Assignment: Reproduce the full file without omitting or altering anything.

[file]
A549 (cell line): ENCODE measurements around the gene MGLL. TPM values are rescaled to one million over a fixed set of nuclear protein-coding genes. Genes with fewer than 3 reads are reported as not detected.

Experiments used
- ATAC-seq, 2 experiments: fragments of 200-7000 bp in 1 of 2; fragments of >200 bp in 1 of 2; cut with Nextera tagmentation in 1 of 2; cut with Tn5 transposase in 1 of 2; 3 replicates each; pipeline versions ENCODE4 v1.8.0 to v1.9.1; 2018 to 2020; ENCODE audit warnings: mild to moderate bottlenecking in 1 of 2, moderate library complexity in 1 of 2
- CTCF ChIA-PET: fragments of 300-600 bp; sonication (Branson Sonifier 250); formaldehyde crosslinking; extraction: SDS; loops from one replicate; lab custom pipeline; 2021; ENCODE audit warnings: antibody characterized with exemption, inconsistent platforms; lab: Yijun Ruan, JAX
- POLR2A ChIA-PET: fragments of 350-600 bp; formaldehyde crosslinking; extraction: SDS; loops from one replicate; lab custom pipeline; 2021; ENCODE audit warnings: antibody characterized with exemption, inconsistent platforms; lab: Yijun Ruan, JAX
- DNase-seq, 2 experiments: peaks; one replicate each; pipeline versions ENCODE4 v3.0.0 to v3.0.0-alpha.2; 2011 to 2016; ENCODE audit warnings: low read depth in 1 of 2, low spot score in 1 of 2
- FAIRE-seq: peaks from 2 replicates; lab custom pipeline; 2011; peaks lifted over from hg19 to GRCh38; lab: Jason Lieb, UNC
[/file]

A549 (cell line): ENCODE measurements around the gene MGLL. TPM values are rescaled to one million over a fixed set of nuclear protein-coding genes. Genes with fewer than 3 reads are reported as not detected.

Experiments used
- ATAC-seq, 2 experiments: fragments of 200-7000 bp in 1 of 2; fragments of >200 bp in 1 of 2; cut with Nextera tagmentation in 1 of 2; cut with Tn5 transposase in 1 of 2; 3 replicates each; pipeline versions ENCODE4 v1.8.0 to v1.9.1; 2018 to 2020; ENCODE audit warnings: mild to moderate bottlenecking in 1 of 2, moderate library complexity in 1 of 2
- CTCF ChIA-PET: fragments of 300-600 bp; sonication (Branson Sonifier 250); formaldehyde crosslinking; extraction: SDS; loops from one replicate; lab custom pipeline; 2021; ENCODE audit warnings: antibody characterized with exemption, inconsistent platforms; lab: Yijun Ruan, JAX
- POLR2A ChIA-PET: fragments of 350-600 bp; formaldehyde crosslinking; extraction: SDS; loops from one replicate; lab custom pipeline; 2021; ENCODE audit warnings: antibody characterized with exemption, inconsistent platforms; lab: Yijun Ruan, JAX
- DNase-seq, 2 experiments: peaks; one replicate each; pipeline versions ENCODE4 v3.0.0 to v3.0.0-alpha.2; 2011 to 2016; ENCODE audit warnings: low read depth in 1 of 2, low spot score in 1 of 2
- FAIRE-seq: peaks from 2 replicates; lab custom pipeline; 2011; peaks lifted over from hg19 to GRCh38; lab: Jason Lieb, UNC